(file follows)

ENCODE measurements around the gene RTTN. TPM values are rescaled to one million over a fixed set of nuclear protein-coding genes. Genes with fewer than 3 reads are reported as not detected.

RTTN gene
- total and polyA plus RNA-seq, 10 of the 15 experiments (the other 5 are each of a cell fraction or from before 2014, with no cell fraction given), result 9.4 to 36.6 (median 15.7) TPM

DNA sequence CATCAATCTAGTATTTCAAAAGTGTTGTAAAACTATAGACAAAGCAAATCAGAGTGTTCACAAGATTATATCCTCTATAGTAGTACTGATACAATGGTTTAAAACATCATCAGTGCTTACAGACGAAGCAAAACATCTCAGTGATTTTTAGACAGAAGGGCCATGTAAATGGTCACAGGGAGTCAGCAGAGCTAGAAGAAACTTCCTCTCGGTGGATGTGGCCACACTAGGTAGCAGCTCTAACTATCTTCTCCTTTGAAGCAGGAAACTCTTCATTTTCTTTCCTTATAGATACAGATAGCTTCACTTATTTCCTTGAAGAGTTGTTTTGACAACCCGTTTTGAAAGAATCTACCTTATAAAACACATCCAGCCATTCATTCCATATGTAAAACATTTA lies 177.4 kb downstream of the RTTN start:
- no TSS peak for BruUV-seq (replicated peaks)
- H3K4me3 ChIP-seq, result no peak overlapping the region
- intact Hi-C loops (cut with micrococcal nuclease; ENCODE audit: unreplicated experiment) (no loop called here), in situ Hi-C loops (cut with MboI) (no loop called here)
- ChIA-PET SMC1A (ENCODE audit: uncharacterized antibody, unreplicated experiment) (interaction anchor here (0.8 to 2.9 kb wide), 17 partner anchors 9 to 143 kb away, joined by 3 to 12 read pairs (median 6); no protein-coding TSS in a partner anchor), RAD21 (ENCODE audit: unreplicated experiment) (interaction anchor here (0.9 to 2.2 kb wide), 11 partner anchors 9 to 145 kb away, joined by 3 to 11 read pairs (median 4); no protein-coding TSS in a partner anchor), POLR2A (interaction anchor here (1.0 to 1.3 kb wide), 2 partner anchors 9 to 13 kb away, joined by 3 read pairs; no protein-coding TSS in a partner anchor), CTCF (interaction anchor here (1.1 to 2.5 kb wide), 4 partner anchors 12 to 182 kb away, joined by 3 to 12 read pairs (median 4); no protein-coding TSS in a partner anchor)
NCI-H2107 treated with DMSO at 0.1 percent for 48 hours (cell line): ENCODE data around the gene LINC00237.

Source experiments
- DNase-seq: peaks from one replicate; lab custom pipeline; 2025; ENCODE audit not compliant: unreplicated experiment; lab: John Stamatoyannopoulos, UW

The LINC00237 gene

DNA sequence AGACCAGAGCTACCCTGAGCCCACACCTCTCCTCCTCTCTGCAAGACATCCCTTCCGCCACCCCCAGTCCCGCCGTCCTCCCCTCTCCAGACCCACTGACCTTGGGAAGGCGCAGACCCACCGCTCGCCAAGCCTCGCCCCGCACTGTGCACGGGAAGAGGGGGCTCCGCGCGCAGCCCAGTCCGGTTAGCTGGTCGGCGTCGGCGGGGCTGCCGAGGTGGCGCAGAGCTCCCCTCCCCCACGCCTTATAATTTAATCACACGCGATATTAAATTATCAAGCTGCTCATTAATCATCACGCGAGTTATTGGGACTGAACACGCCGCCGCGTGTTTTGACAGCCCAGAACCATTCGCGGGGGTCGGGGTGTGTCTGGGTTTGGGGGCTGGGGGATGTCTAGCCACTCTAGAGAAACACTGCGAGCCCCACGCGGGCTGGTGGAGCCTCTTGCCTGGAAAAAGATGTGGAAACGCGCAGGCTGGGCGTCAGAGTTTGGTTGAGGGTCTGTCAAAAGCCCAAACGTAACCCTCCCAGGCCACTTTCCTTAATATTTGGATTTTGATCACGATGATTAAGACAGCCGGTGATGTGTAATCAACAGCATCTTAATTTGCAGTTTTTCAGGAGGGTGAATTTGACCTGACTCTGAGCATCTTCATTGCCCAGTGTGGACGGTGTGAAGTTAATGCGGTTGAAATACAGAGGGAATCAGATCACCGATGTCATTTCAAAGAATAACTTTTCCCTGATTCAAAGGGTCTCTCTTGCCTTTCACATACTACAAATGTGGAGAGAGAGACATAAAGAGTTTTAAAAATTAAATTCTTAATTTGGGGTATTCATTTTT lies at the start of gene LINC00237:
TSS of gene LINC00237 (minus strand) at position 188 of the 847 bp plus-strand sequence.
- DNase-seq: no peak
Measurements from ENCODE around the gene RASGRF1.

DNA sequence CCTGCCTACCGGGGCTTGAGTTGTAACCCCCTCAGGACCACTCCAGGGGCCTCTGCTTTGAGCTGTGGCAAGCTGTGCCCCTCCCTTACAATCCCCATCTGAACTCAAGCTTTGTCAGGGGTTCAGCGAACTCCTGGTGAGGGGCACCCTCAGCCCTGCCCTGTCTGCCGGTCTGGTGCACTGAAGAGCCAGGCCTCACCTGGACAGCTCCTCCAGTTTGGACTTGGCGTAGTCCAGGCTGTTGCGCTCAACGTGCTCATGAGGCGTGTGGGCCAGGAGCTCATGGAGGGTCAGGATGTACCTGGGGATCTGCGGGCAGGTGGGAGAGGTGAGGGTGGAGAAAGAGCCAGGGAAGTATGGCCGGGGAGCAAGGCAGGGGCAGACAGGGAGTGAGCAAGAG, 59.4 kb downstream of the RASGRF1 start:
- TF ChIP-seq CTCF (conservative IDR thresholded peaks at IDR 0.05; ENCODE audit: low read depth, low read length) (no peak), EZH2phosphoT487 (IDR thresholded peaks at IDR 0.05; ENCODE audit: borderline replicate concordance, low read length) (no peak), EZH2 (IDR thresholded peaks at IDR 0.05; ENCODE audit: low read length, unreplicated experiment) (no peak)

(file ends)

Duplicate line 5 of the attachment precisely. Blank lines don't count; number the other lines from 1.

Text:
- no TSS peak for BruUV-seq (replicated peaks)